It is an interesting fact of life that trouble seems to come in bundles. In the middle of a serious national crisis, the catastrophic Assyrian invasion, Hezekiah was hit with some kind of life-threatening, painful medical problem. A tragedy is bad enough, but now it was complicated with personal health issues.

Honestly, I have been there, where trouble just keeps finding me. I thought it could not get any worse … and then it did.

At Death’s Door 

So, at the age of thirty-nine, Hezekiah received the devastating news that he was going to die—and soon. What would happen to his country? Who would lead the people, especially through this Assyrian crisis? 

A good part of what made this illness so awful for Hezekiah, besides the fact that he was a young man, was that he had no son, no heir, so his line would be cut off. In ancient Israel, this was even worse than physically dying, for it meant one’s inheritance in the land would be lost forever. No Jubilee could ever recover it, for one’s name had gone to the grave as well.

Hezekiah’s first thought, as he lay in his bed, was to turn away from the world by turning his face to the wall. But in his heart he turned, towards God by praying. He did not ask God for anything. He just poured his heart out in sorrow, remembering how he had walked with God, and done what was right in God’s eyes.

Centuries later, Paul would describe what happens when we pray but cannot find words to describe what is happening within us.

The Spirit helps us in our weakness, for we do not know how to pray as we ought, but that very Spirit intercedes with groanings too deep for words. And God, who searches hearts, knows what is the mind of the Spirit, because the Spirit intercedes for the saints according to the will of God.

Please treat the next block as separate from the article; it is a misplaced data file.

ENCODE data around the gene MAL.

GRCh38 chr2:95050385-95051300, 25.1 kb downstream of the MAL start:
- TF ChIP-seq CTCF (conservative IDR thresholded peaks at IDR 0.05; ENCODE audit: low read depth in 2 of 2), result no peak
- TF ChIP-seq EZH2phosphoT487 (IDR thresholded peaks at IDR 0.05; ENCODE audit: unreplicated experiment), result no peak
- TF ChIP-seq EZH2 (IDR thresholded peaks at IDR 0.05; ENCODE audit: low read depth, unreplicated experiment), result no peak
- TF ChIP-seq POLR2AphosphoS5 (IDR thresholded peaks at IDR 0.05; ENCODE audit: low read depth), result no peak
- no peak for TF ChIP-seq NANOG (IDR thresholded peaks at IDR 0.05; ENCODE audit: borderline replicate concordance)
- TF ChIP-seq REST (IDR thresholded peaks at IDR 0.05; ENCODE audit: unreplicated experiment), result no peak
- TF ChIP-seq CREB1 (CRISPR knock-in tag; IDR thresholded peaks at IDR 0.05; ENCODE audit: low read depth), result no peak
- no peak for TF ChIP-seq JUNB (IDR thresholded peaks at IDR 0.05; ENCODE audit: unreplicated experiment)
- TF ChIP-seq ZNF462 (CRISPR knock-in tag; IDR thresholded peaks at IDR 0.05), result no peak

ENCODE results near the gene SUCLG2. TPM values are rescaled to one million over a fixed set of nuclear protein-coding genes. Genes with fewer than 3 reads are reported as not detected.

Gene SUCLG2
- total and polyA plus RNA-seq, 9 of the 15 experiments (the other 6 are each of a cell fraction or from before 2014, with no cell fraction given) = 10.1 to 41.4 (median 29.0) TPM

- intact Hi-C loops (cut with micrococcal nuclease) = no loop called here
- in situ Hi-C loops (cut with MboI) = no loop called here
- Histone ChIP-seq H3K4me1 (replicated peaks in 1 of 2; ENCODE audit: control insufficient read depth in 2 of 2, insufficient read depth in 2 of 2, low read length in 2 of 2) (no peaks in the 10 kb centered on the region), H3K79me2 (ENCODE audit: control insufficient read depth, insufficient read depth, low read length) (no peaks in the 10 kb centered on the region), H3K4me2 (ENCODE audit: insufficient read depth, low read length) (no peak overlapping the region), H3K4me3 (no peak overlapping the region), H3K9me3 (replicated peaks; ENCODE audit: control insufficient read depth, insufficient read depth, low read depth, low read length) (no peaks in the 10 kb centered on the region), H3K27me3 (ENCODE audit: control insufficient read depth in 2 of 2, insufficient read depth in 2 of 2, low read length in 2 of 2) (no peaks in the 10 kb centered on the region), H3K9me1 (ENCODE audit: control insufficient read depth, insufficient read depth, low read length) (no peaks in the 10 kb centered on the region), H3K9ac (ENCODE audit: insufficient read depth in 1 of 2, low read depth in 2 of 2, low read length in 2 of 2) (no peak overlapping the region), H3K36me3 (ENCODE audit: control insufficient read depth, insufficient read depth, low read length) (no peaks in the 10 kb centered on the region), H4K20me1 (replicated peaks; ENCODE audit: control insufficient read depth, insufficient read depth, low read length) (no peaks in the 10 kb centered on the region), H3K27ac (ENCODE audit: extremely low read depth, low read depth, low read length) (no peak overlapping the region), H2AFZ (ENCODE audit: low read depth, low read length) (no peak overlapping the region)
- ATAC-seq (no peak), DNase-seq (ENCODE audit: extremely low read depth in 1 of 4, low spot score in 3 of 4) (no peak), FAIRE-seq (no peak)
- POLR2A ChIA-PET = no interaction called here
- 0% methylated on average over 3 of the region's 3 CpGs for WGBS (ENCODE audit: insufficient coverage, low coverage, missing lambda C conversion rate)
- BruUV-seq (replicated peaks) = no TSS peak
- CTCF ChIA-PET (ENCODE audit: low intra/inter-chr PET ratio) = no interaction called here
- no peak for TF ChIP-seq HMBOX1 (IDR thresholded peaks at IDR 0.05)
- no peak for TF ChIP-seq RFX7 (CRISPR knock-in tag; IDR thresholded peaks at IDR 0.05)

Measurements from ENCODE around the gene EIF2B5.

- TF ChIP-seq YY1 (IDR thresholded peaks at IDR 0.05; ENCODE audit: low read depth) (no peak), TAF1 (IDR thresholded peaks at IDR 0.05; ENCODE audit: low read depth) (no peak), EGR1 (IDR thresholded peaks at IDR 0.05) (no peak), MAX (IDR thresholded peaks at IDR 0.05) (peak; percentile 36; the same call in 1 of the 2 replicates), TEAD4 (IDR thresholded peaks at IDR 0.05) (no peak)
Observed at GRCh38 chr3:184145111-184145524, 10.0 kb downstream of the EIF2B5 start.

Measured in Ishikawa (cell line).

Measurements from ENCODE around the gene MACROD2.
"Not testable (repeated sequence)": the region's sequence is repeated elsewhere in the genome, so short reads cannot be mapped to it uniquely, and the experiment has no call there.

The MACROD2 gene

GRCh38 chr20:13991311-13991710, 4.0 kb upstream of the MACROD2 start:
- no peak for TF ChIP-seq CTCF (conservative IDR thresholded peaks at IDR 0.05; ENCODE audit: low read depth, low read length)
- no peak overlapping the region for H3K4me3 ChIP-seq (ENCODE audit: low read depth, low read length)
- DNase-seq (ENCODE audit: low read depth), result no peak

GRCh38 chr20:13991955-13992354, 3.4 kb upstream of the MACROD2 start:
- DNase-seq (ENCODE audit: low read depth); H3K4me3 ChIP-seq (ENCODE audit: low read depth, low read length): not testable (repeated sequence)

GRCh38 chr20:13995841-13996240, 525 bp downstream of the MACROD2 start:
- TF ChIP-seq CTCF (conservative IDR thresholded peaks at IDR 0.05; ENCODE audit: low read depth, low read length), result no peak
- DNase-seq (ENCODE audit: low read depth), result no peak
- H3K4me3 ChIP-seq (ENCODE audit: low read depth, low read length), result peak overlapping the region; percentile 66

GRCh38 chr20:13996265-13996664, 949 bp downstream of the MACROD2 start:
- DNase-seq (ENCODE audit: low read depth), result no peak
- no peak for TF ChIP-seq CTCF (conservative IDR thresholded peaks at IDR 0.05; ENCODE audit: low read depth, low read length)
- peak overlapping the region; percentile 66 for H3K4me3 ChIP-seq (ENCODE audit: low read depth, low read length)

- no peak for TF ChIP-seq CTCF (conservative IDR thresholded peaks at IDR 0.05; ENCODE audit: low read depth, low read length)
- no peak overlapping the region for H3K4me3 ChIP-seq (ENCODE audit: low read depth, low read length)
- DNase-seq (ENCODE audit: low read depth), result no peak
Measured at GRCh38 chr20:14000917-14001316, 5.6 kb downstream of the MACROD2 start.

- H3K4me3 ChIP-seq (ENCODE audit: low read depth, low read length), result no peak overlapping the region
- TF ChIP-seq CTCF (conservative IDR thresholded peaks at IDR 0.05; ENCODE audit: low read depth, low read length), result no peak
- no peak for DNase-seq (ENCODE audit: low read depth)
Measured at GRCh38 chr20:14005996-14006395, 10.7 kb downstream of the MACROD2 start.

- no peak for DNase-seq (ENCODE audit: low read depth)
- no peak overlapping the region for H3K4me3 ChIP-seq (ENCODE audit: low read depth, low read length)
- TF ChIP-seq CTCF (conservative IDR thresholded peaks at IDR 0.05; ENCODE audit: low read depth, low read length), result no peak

Romans 8:26-27 (NRSV)

Hezekiah’s anguished elegy of himself before the Lord was enough for God.

Hezekiah on his erstwhile deathbed | By Wellcome Gallery: Wellcome Collection gallery (2018-03-30): CC BY 4.0

Death Where Is Thy Sting?

No sooner had Hezekiah sent up his prayer in tears,

Then the word of the Lord came to Isaiah:

“Go and say to Hezekiah, Thus says the Lord, the God of your ancestor David: I have heard your prayer; I have seen your tears; I will add fifteen years to your life. I will deliver you and this city out of the hand of the king of Assyria and defend this city.

God to Hezekiah, Isaiah 38:4-6 NRSV)

Then Isaiah applied a common remedy of his day, a poultice of figs, but God used it miraculously to heal. There are countless testimonies of how medical care and God’s divine intervention often work together.

Hezekiah’s recovery authenticated the Lord’s promise to deliver Judah from the Assyrians, but God also gave a miraculous sign

“This is the sign to you from the Lord, that the Lord will do this thing that he has promised: See, I will make the shadow cast by the declining sun on the dial of Ahaz turn back ten steps.” So the sun turned back on the dial the ten steps by which it had declined.

God to Hezekiah, Isaiah 38:7-8 (NRSV)

This was an unmistakable and very public event that must have bolstered the faith of the whole palace, and royal troops, something they were going to need very soon.

Isaiah delivering God’s word to Hezekiah | By Gertrude C. Marks ?Internet Archive Book Images – book page: , No restrictions

By God’s Design?

It has been suggested that perhaps the king’s grave illness was by God’s design, to bring Hezekiah into repentance so that he would cry out to God. If that is true, it worked

Surely it was for my welfare
    that I had great bitterness,
but you have held back my life
    from the pit of destruction,
for you have cast all my sins
    behind your back.